We know that blasting tunes at volume, working in excessively noisy environments, and even gaming can damage our hearing, but how exactly does this happen?

Scientists now have a better idea about that, and have also discovered a potential way to prevent it.

A team from the University of Pittsburgh used tests on mice to establish that loud noises were linked to spikes in zinc levels in the inner ear, both in terms of quantity and how widely it was spread. It's that spread of zinc that appears to harm ear cells and disrupt communication between them.

The researchers also discovered that certain drugs could work as sponges to mop up the excess zinc and restore or protect hearing. Eventually, we might one day be popping tablets ahead of rock concerts to keep our ears safe.

"These results highlight zinc signaling as a potential target for preventing and mitigating noise-induced hearing loss," write the researchers in their published paper.

Along with its own special 'loading' protein, zinc is found in specific areas of healthy cochlear hair cells and the spiral limbus. Exposure to loud noises causes an over-abundance of these two chemicals throughout the cells, scattered like cups through the house the morning after a big party.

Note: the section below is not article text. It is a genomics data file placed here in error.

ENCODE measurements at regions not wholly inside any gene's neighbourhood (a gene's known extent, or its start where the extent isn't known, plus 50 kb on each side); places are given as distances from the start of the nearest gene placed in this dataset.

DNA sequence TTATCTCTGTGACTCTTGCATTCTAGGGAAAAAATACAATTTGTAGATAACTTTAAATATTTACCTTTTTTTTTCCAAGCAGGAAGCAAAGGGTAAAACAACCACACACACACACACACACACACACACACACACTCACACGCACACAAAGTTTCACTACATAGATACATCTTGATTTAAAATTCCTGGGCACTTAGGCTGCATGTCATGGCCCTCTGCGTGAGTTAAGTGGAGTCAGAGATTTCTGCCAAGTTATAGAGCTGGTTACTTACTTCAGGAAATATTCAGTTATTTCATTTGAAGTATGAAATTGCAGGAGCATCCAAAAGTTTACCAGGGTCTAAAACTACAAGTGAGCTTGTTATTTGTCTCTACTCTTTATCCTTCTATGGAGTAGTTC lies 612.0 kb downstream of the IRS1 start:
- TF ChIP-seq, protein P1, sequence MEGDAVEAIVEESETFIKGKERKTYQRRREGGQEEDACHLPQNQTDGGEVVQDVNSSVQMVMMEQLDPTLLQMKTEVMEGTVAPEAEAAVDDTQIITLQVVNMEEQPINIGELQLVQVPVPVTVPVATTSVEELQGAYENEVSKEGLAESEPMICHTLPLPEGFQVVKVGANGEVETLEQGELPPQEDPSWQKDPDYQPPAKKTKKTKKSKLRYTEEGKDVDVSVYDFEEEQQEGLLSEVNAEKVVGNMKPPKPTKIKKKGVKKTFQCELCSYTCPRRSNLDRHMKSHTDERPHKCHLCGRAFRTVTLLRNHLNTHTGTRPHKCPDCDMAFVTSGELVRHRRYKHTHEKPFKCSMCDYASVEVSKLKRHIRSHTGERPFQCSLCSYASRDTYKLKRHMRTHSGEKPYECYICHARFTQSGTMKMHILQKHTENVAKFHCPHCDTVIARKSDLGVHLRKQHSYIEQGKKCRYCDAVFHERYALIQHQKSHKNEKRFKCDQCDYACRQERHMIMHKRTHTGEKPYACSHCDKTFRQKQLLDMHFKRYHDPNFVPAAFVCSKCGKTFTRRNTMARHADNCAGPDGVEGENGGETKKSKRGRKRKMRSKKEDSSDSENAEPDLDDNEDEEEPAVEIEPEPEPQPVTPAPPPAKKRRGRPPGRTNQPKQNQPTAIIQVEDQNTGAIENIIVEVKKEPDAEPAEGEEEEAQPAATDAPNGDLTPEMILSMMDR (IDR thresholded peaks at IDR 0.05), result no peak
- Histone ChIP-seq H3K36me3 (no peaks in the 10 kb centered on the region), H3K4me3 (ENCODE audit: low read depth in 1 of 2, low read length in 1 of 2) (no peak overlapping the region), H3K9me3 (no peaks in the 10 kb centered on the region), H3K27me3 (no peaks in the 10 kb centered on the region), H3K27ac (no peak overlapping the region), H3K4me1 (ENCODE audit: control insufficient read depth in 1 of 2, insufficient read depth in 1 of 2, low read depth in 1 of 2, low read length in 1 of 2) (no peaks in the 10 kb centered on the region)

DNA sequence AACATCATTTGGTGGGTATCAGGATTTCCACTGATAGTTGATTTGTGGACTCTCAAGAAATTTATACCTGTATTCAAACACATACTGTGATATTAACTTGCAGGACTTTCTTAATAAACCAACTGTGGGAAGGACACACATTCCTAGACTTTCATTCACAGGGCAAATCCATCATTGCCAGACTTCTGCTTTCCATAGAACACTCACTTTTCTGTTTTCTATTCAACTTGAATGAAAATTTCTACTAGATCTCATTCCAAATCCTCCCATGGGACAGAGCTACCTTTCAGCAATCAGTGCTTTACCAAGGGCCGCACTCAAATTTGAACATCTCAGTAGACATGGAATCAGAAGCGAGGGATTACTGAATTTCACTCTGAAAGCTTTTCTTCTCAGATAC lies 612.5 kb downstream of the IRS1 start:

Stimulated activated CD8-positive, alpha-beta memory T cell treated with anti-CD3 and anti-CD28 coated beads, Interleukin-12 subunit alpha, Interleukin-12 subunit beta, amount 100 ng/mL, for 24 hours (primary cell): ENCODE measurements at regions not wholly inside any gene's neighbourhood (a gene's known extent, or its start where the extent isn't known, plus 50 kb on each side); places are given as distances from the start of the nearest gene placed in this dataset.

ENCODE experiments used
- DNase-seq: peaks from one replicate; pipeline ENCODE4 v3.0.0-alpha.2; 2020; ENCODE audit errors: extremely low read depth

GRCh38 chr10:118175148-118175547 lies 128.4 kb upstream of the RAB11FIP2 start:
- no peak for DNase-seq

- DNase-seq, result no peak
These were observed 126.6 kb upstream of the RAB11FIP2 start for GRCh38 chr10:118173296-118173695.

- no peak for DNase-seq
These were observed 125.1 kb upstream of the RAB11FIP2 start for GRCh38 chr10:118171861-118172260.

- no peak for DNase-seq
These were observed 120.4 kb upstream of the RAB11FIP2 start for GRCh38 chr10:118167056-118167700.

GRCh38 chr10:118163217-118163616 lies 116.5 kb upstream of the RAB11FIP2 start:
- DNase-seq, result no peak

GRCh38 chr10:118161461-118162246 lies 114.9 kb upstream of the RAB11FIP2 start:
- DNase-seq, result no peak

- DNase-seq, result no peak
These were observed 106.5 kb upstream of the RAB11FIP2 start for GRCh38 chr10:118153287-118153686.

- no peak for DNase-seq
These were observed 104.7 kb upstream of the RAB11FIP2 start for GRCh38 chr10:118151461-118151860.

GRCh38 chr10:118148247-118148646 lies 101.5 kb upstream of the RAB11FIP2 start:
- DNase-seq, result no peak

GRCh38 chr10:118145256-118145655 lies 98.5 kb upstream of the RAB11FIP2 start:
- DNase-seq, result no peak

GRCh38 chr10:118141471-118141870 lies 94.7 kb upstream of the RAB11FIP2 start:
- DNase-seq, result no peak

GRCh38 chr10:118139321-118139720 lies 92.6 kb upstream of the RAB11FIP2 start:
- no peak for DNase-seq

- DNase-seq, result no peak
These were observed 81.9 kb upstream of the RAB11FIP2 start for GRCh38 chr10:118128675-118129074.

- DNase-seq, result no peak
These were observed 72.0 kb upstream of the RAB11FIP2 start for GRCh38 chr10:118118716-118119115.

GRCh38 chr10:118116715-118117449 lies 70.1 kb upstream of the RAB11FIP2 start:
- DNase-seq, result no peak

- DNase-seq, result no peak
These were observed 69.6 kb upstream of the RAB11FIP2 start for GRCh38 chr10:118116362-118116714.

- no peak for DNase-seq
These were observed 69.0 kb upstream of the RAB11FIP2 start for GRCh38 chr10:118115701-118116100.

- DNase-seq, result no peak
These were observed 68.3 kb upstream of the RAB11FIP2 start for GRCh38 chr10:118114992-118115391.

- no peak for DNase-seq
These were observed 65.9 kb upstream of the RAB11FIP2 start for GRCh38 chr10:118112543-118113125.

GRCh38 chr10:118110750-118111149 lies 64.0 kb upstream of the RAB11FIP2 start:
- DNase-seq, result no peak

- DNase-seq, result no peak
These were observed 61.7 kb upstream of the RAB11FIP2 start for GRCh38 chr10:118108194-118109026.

Using genetic tweaks and the administration of drug compounds, the researchers were able to reduce these zinc levels in the mice, restoring hearing loss to some extent and providing some protection against exposure to noises at a loud volume.

There's a lot more work to be done before something suitable for humans can be cleared as safe and effective, but the hope is that treatments can be developed to be applied before or after exposure (in an emergency room, for example).

"Genetic or pharmacological disruption of zinc signaling promotes cochlear recovery after noise trauma," write the researchers.

We know that prolonged exposure to loud sounds can cause hearing loss, and that it's a common problem. Around 1.5 billion people across the world live with some kind of hearing loss, according to the World Health Organization.

It's why countries have laws about wearing ear protectors on construction sites, and why many smartphones will now warn you if you're trying to push the volume of your music pumping through your headphones to a higher level than your ears can take.

Over time, problems such as tinnitus (incessant ringing in the ears) can develop, but this new study now brings with it some important revelations about what exactly is going on – and how we might be able to stop these debilitating effects.

"Noise induced hearing loss impairs millions of lives but, because the biology of hearing loss is not fully understood, preventing hearing loss has been an ongoing challenge," says otolaryngologist Thanos Tzounopoulos from the University of Pittsburgh.

The research has been published in PNAS.